Originally published in the Summer + Fall 2019 issue.
To read is a gift. Whether it be a road sign or store billboard, a book, magazine or newspaper, an email, social media post, text, or rarely these days, a personal handwritten letter, reading unites people of all ages, cultures and beliefs throughout the world.
In particular, the mission to share books, to unite readers and to develop literacy and encourage community involvement drives One Book One Valley, an initiative established by six local towns, businesses, libraries, schools and citizens of the Vail Valley in Colorado. Vail is an international, wealthy resort area, but local valley demographics differ; residents and workers represent diverse incomes and ethnic backgrounds — some don’t speak or read English. This popular program successfully unites the mountain community with the support of The Bookworm of Edwards, the sole independent bookstore in the Vail Valley.
Certainly the “one book community” concept isn’t unique to this locale. The national Library of Congress website (www.read.gov) reveals an extensive list of One Book Projects around the U.S. from Maine to Maui. What if everyone reads the same book and then talks about it? That’s the idea behind One Book. A state or city chooses a book and encourages locals to read it and share in special events to discuss it.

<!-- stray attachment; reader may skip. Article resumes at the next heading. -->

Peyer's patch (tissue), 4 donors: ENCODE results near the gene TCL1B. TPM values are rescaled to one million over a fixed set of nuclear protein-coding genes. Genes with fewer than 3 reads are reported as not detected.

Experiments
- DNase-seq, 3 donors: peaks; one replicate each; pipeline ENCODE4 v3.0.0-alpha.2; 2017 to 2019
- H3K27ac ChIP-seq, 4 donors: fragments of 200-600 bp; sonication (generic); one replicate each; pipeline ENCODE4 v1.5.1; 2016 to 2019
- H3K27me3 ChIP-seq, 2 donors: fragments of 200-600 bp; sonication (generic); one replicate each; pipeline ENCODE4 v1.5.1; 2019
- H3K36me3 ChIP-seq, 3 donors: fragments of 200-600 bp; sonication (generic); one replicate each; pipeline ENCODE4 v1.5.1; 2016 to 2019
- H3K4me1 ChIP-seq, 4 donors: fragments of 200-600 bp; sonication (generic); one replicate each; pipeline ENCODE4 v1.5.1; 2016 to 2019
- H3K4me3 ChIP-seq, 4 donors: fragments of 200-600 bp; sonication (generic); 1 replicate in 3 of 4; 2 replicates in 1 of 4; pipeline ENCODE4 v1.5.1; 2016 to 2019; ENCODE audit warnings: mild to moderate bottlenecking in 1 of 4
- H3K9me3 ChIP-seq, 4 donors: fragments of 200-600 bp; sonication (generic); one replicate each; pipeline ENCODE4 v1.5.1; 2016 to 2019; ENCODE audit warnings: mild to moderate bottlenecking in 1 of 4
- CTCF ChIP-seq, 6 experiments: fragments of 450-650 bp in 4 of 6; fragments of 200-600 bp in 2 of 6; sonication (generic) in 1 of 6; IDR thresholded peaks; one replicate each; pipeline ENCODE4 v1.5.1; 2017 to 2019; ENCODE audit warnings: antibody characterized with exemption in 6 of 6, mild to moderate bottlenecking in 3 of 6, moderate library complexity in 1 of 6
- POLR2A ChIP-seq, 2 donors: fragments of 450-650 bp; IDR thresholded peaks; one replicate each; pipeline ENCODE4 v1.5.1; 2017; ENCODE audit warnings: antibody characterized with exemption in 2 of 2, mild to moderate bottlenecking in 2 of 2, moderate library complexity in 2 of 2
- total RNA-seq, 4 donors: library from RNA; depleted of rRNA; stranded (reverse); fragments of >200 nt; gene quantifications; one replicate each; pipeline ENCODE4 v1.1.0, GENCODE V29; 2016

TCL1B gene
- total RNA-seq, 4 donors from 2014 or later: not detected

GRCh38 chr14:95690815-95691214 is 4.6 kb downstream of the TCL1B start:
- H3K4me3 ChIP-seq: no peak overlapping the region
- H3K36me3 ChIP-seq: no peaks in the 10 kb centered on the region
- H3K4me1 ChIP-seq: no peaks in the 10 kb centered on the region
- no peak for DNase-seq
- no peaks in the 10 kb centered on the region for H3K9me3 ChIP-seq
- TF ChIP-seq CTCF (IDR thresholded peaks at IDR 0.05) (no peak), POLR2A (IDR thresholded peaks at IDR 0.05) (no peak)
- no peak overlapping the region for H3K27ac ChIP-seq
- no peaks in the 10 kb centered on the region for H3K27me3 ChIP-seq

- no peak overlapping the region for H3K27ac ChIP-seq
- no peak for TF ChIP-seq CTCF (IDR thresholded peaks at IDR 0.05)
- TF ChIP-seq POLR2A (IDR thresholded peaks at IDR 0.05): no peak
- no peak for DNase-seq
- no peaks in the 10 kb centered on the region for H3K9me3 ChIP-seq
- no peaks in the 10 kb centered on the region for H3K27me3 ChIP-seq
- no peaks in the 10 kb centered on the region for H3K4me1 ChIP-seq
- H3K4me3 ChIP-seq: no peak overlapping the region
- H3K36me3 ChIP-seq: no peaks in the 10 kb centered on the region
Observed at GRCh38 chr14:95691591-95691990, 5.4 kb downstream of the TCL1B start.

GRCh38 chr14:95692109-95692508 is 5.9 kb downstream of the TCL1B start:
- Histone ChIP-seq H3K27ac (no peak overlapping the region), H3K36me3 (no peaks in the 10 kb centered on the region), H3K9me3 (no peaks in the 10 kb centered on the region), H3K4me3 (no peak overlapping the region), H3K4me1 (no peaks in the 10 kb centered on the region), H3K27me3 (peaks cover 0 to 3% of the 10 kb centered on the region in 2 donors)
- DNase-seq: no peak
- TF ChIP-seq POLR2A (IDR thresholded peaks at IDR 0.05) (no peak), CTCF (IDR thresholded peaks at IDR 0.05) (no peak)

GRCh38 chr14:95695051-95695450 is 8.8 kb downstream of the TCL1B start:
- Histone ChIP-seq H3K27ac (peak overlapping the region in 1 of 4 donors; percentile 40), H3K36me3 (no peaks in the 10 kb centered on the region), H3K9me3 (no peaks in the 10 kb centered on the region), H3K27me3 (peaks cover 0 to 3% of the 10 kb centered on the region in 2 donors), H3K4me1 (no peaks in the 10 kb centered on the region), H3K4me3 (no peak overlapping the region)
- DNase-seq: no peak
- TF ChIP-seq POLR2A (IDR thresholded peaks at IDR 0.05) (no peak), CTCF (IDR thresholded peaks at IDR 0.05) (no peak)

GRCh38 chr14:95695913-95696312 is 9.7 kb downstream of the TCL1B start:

One Book One Valley expands every year. The selection committee favors new or backlist titles by regional authors which explore western or southwestern themes, are accessible to high school and adult readers, and, in a perfect world, are available in both English and Spanish.
Especially relevant to today’s turbulent political issues, the 2019 One Book One Valley read is “The Last Of The Menu Girls” by Denise Chavez, originally published in 1986 and newly revised for English and Spanish editions. Chavez is Mexican-American and owns Casa Camino Real Bookstore in Las Cruces, New Mexico. Her novel showcases the imagination and voice of Roccio Esquibel, an adolescent girl growing up in a fictional border town which reflects the light, energy and tensions of Las Cruces and the stark ambiance of Far West Texas.
Chavez makes a valuable contribution to Chicana literature with her writing. She is also the author of “Loving Pedro,” and “Face Of An Angel” won the American Book Award honoring excellence in American literature without restriction or bias with regard to race, sex, creed, cultural origin, size of press/ad budget or even genre.
She is the founder of the Border Book Festival and the organizer of the current Refugee Book Drive in partnership with the American Booksellers Association (ABA). With the national participation of ABA members like The Bookworm of Edwards and other widespread donors, her bookstore will disseminate books to refugee families, working with various hospitality centers on the U.S./ Mexico border to offer the gift of reading.
“I am deeply honored as well to be a multicultural representative for my Mexican-American ancestors in a time of challenge that continues to show us we are all one people,” writes Chavez.
PAST TITLES, ALL RECOMMENDED READS, INCLUDE:
2012 “Doc” by Mary Doria Russell
2013 “Into The Beautiful North” by Luis Alberto Urrea
2014 “Finders Keepers: Tale of Archaeological Plunder and Obsession” by Craig Childs
2015 “The Cold Dish” by Craig Johnson
2016 “We Are Called To Rise” by Laura McBride
2017 “The High Divide” by Lin Enger